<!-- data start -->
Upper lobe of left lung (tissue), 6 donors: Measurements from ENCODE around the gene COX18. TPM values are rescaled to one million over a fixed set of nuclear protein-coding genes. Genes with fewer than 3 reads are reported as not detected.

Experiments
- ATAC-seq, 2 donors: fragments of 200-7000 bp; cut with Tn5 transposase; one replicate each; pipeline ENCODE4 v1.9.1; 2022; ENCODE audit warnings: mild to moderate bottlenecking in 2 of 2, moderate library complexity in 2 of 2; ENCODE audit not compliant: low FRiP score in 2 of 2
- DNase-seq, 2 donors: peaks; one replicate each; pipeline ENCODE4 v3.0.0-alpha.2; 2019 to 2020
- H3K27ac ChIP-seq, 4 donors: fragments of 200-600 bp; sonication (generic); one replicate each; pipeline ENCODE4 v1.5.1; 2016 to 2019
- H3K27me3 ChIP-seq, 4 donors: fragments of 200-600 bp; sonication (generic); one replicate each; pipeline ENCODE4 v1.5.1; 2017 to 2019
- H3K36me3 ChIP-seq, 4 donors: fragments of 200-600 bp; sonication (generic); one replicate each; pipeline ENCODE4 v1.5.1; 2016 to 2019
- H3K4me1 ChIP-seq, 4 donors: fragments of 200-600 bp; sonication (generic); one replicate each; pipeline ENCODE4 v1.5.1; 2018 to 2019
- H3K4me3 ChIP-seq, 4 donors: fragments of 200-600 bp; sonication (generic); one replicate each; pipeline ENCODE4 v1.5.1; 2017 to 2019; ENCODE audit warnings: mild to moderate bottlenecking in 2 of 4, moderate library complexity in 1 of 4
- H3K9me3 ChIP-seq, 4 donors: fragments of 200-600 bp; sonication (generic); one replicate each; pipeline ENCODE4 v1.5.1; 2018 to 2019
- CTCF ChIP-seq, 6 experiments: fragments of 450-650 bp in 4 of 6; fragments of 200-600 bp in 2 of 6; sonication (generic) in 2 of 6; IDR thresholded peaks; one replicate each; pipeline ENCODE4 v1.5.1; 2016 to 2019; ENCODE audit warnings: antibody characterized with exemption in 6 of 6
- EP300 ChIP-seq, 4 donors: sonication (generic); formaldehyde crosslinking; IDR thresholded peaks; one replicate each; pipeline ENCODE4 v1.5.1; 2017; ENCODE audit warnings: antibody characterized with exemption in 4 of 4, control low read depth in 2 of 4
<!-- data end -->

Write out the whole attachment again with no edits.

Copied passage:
Upper lobe of left lung (tissue), 6 donors: Measurements from ENCODE around the gene COX18. TPM values are rescaled to one million over a fixed set of nuclear protein-coding genes. Genes with fewer than 3 reads are reported as not detected.

Experiments
- ATAC-seq, 2 donors: fragments of 200-7000 bp; cut with Tn5 transposase; one replicate each; pipeline ENCODE4 v1.9.1; 2022; ENCODE audit warnings: mild to moderate bottlenecking in 2 of 2, moderate library complexity in 2 of 2; ENCODE audit not compliant: low FRiP score in 2 of 2
- DNase-seq, 2 donors: peaks; one replicate each; pipeline ENCODE4 v3.0.0-alpha.2; 2019 to 2020
- H3K27ac ChIP-seq, 4 donors: fragments of 200-600 bp; sonication (generic); one replicate each; pipeline ENCODE4 v1.5.1; 2016 to 2019
- H3K27me3 ChIP-seq, 4 donors: fragments of 200-600 bp; sonication (generic); one replicate each; pipeline ENCODE4 v1.5.1; 2017 to 2019
- H3K36me3 ChIP-seq, 4 donors: fragments of 200-600 bp; sonication (generic); one replicate each; pipeline ENCODE4 v1.5.1; 2016 to 2019
- H3K4me1 ChIP-seq, 4 donors: fragments of 200-600 bp; sonication (generic); one replicate each; pipeline ENCODE4 v1.5.1; 2018 to 2019
- H3K4me3 ChIP-seq, 4 donors: fragments of 200-600 bp; sonication (generic); one replicate each; pipeline ENCODE4 v1.5.1; 2017 to 2019; ENCODE audit warnings: mild to moderate bottlenecking in 2 of 4, moderate library complexity in 1 of 4
- H3K9me3 ChIP-seq, 4 donors: fragments of 200-600 bp; sonication (generic); one replicate each; pipeline ENCODE4 v1.5.1; 2018 to 2019
- CTCF ChIP-seq, 6 experiments: fragments of 450-650 bp in 4 of 6; fragments of 200-600 bp in 2 of 6; sonication (generic) in 2 of 6; IDR thresholded peaks; one replicate each; pipeline ENCODE4 v1.5.1; 2016 to 2019; ENCODE audit warnings: antibody characterized with exemption in 6 of 6
- EP300 ChIP-seq, 4 donors: sonication (generic); formaldehyde crosslinking; IDR thresholded peaks; one replicate each; pipeline ENCODE4 v1.5.1; 2017; ENCODE audit warnings: antibody characterized with exemption in 4 of 4, control low read depth in 2 of 4